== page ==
In the early summer of 1885, a thirty-six-year-old professor of medicine at the University of Pennsylvania crossed the Delaware River to visit an elderly man with a “transient indisposition.” When William Osler walked into a front room on the ground floor of 328 Mickle Street, Camden, New Jersey, Walt Whitman—his new patient—was sitting in a corner. Over thirty years later, Osler, who was by then an immensely influential professor of medicine, recalled the moment:
With a large frame, and well shaped, well poised head, covered with a profusion of snow-white hair, which mingled on the cheeks with a heavy long beard and moustache, Walt Whitman in his 65th year was a fine figure of a man who had aged beautifully, or more properly speaking majestically. The eyebrows were thick and shaggy and the man seemed lost in a hirsute canopy….
The scene astonished Osler. “The magazines and newspapers, piled higher than the desk, covered the floor so completely that I had to pick my way by the side of the wall of the room to get to the desk.” After his house call, Osler began to read Leaves of Grass for the first time. The result was not pleasing to him: “Whether the meat was too strong, or whether it was the style of cooking—’twas not for my pampered palate, accustomed to Plato and Shakespeare and Shelley and Keats.”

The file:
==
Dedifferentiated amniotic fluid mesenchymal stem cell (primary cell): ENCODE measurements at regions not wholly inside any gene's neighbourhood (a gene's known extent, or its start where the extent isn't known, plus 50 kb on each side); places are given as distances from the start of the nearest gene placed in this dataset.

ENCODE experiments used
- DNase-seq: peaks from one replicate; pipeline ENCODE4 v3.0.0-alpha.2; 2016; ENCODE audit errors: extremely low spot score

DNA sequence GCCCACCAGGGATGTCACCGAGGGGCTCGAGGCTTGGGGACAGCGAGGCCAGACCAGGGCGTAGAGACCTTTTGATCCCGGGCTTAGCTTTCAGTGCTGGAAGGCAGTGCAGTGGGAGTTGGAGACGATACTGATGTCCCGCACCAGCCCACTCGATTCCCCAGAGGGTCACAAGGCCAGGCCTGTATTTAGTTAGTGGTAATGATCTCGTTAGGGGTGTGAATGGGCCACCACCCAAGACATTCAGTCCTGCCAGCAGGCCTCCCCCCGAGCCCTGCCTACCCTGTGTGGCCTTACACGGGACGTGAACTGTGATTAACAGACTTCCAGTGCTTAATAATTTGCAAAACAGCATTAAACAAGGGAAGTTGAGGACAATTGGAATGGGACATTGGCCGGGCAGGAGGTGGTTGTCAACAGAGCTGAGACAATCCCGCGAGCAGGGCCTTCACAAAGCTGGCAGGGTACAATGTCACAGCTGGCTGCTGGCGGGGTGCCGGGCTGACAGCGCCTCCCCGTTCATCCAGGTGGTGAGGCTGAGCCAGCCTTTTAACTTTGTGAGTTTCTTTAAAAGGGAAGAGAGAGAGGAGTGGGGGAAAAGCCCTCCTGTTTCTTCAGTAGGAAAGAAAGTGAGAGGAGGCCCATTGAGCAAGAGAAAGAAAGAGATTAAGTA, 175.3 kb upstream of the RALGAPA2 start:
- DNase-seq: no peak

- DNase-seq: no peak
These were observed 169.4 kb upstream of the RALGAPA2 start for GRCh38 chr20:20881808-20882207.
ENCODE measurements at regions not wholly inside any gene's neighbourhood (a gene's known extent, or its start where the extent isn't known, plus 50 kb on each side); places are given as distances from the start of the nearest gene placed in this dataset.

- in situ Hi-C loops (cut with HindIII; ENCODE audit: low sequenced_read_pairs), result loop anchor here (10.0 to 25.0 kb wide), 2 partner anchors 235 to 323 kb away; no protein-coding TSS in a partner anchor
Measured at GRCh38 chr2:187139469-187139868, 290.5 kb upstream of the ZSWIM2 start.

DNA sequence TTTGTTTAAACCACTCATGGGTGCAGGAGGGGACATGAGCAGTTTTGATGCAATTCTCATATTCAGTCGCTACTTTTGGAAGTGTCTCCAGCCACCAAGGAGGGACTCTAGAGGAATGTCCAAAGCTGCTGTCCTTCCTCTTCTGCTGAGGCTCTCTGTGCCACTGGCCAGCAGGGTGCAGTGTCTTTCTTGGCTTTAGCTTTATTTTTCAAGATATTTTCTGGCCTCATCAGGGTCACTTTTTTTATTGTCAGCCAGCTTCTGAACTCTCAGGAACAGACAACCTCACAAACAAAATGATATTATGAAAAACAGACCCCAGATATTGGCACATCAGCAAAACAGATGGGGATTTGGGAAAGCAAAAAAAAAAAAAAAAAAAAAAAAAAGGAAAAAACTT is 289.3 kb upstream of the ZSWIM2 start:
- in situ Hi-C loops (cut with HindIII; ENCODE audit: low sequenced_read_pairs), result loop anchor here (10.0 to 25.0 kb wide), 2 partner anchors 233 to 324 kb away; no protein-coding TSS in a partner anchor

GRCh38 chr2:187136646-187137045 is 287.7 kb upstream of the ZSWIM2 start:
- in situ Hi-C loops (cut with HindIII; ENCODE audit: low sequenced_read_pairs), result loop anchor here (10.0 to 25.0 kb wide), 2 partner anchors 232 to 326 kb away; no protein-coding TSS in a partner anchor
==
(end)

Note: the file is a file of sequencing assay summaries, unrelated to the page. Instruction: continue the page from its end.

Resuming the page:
Whitman’s view of Osler was similarly ambivalent. A man who was frequently pessimistic and bad-tempered about his own physical state, Whitman wrote, in 1888, that “Osler made light of my condition. I don’t like his pooh-poohs: the professional air of a doctor grates on me.” When, for example, Osler recommended that he “never let his bowels be closed more than two days,” Whitman replied, “I will ‘let’: it’s not a question of ‘letting’: if that was all there was about it, the matter could easily be settled.” And Osler’s incessant cheerfulness sometimes produced the opposite result of that intended: “I confess I do not wholly like or credit what he says—I do not fancy the jaunty way in which he seems inclined to dismiss the troubles.”
Despite these complaints, Whitman concluded that Osler was “very ‘cute, a natural physician, rather optimistic, but best so”; that “he is relieving me: no doctor could do more”; that “he is a great man—one of the rare men: I should be much surprised if he didn’t soar way way up—get very famous at his trade—some day: he has the air of the thing about him—of achievement.” Osler, he wrote, “is fine looking: examined, he gains on you: you realize him: his forehead is beautiful.”
Whitman had good reason to be an accurate judge of his doctor. In Specimen Days he had chronicled a period during the American Civil War when he assisted wounded soldiers in a Washington hospital by tending their injuries, arranging for food and reading matter to be delivered to …